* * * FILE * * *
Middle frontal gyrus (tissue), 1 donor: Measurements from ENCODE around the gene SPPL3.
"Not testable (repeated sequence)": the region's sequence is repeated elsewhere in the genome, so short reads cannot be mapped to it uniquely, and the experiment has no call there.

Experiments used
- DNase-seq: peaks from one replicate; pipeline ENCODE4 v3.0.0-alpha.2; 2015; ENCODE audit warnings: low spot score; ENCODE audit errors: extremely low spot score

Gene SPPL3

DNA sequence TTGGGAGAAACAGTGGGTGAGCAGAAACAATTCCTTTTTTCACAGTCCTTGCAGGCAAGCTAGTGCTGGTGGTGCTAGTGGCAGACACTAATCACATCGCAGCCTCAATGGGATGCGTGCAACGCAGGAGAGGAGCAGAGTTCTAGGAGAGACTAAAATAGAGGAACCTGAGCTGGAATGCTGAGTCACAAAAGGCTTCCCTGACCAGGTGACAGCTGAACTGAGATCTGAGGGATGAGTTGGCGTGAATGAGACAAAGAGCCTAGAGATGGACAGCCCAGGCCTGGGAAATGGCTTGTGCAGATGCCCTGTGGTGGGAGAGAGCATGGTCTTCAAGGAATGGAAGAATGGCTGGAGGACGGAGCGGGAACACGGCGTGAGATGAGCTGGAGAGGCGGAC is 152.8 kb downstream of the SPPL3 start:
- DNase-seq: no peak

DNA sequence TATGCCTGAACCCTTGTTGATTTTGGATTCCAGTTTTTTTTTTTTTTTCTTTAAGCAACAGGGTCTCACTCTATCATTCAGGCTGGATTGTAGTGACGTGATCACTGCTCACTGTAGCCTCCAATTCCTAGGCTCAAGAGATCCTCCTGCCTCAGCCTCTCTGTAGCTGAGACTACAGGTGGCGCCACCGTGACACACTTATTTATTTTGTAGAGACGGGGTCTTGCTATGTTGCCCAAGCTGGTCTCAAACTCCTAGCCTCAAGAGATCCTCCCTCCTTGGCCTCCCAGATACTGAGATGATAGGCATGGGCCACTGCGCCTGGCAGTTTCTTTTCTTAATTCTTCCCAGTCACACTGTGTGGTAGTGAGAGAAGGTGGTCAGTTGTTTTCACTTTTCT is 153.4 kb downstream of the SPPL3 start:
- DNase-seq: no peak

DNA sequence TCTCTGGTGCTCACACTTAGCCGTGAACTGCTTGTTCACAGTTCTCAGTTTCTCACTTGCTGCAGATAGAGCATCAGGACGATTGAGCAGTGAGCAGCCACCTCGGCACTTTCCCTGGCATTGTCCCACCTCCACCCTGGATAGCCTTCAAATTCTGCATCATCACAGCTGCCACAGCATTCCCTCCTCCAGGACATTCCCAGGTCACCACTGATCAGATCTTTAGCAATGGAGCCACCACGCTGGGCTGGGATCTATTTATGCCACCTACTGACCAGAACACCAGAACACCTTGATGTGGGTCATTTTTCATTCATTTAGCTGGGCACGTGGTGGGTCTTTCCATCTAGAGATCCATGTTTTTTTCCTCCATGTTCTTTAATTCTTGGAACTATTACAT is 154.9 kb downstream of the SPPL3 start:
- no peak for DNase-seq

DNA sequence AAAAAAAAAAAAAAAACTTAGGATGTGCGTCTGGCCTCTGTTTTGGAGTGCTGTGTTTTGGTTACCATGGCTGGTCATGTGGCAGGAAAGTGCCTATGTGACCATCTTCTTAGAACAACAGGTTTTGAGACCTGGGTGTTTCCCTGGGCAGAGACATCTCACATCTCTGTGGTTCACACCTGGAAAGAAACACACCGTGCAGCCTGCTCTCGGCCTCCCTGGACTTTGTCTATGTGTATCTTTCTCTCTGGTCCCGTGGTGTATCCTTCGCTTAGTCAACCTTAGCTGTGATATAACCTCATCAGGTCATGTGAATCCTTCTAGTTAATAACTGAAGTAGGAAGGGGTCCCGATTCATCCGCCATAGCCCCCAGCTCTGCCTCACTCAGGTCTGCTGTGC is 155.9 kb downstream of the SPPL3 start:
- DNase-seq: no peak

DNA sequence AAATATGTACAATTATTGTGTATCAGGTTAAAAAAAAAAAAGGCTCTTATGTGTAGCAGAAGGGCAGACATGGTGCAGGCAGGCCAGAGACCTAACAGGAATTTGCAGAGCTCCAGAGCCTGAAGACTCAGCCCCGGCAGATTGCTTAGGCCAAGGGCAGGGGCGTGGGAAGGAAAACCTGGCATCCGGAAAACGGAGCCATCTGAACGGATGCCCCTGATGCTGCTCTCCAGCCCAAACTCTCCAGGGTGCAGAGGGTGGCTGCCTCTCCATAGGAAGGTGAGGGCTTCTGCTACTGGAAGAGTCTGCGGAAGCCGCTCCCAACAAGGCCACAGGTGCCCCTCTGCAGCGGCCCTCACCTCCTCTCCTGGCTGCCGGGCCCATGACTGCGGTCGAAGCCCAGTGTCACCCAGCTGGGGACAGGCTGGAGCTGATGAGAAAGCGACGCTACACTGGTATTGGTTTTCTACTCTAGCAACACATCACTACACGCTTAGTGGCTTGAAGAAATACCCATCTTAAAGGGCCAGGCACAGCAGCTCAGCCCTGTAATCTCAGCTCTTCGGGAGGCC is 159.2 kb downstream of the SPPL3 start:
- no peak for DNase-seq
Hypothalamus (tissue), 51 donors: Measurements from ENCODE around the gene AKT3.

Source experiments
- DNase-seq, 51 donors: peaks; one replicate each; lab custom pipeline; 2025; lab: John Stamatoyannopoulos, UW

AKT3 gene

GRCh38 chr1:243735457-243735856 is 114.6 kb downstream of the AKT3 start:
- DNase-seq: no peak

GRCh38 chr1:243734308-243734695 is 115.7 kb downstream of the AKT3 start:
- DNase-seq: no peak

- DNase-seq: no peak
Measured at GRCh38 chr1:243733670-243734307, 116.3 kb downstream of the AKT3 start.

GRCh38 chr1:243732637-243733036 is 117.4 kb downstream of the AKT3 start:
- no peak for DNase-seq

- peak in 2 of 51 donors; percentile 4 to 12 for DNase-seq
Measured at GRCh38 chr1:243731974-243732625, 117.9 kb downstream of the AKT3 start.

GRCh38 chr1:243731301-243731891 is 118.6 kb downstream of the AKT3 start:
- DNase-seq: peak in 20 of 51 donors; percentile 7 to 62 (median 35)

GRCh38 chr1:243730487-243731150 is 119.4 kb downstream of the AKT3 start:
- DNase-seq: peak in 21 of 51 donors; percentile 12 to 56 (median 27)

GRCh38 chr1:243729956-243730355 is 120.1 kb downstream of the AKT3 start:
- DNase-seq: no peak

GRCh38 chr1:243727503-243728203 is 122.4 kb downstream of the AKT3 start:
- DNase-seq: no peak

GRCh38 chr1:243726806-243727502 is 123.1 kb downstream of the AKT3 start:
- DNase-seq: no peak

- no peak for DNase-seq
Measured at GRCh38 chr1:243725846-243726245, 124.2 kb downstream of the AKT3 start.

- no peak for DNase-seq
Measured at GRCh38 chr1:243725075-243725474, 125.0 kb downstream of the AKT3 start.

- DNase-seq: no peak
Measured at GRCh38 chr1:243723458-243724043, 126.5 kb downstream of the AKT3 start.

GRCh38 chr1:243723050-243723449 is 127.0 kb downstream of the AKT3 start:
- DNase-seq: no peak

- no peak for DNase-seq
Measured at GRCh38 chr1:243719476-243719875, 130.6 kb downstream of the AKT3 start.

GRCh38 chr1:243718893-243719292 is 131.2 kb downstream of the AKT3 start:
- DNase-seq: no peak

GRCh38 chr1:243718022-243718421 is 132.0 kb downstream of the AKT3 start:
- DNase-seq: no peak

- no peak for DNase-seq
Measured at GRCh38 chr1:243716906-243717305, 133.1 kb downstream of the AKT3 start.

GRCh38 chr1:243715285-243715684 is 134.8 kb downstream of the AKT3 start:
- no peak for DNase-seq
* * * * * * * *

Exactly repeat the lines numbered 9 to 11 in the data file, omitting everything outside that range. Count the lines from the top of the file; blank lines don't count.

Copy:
- DNase-seq: no peak

DNA sequence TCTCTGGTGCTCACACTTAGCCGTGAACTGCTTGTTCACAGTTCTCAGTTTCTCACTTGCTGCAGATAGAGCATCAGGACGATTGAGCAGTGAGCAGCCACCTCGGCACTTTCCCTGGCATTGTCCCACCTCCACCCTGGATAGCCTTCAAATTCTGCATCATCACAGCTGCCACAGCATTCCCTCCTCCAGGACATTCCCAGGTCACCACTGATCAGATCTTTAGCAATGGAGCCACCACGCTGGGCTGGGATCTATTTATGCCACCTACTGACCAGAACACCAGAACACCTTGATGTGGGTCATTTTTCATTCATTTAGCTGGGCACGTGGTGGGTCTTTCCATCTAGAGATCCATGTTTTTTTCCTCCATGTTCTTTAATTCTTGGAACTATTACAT is 154.9 kb downstream of the SPPL3 start:
- no peak for DNase-seq